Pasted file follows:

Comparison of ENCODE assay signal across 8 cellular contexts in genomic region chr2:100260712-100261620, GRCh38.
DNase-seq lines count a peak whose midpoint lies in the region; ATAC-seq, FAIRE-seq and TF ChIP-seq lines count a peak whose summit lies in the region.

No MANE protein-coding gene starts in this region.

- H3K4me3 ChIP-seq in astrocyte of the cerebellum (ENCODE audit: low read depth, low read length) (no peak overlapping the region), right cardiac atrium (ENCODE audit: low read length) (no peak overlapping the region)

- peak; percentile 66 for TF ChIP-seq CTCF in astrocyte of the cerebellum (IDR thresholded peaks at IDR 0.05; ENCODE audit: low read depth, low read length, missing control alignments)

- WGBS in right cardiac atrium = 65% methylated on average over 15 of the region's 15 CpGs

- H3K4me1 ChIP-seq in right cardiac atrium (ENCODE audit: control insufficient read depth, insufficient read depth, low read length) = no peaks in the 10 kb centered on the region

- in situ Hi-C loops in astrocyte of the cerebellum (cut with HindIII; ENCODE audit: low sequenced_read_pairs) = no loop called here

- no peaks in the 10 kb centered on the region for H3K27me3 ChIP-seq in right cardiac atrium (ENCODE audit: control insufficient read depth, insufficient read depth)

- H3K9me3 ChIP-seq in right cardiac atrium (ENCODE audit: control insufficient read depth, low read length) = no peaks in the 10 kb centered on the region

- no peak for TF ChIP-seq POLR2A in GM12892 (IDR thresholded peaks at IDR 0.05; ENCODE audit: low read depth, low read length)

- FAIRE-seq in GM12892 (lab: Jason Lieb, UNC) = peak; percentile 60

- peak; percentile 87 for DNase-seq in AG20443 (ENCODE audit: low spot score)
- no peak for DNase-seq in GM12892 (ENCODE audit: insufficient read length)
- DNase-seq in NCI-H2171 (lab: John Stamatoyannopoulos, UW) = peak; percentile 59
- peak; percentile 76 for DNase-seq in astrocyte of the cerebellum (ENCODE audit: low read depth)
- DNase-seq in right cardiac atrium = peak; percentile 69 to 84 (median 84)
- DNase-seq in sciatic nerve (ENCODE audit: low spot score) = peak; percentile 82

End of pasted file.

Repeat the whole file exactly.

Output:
Comparison of ENCODE assay signal across 8 cellular contexts in genomic region chr2:100260712-100261620, GRCh38.
DNase-seq lines count a peak whose midpoint lies in the region; ATAC-seq, FAIRE-seq and TF ChIP-seq lines count a peak whose summit lies in the region.

No MANE protein-coding gene starts in this region.

- H3K4me3 ChIP-seq in astrocyte of the cerebellum (ENCODE audit: low read depth, low read length) (no peak overlapping the region), right cardiac atrium (ENCODE audit: low read length) (no peak overlapping the region)

- peak; percentile 66 for TF ChIP-seq CTCF in astrocyte of the cerebellum (IDR thresholded peaks at IDR 0.05; ENCODE audit: low read depth, low read length, missing control alignments)

- WGBS in right cardiac atrium = 65% methylated on average over 15 of the region's 15 CpGs

- H3K4me1 ChIP-seq in right cardiac atrium (ENCODE audit: control insufficient read depth, insufficient read depth, low read length) = no peaks in the 10 kb centered on the region

- in situ Hi-C loops in astrocyte of the cerebellum (cut with HindIII; ENCODE audit: low sequenced_read_pairs) = no loop called here

- no peaks in the 10 kb centered on the region for H3K27me3 ChIP-seq in right cardiac atrium (ENCODE audit: control insufficient read depth, insufficient read depth)

- H3K9me3 ChIP-seq in right cardiac atrium (ENCODE audit: control insufficient read depth, low read length) = no peaks in the 10 kb centered on the region

- no peak for TF ChIP-seq POLR2A in GM12892 (IDR thresholded peaks at IDR 0.05; ENCODE audit: low read depth, low read length)

- FAIRE-seq in GM12892 (lab: Jason Lieb, UNC) = peak; percentile 60

- peak; percentile 87 for DNase-seq in AG20443 (ENCODE audit: low spot score)
- no peak for DNase-seq in GM12892 (ENCODE audit: insufficient read length)
- DNase-seq in NCI-H2171 (lab: John Stamatoyannopoulos, UW) = peak; percentile 59
- peak; percentile 76 for DNase-seq in astrocyte of the cerebellum (ENCODE audit: low read depth)
- DNase-seq in right cardiac atrium = peak; percentile 69 to 84 (median 84)
- DNase-seq in sciatic nerve (ENCODE audit: low spot score) = peak; percentile 82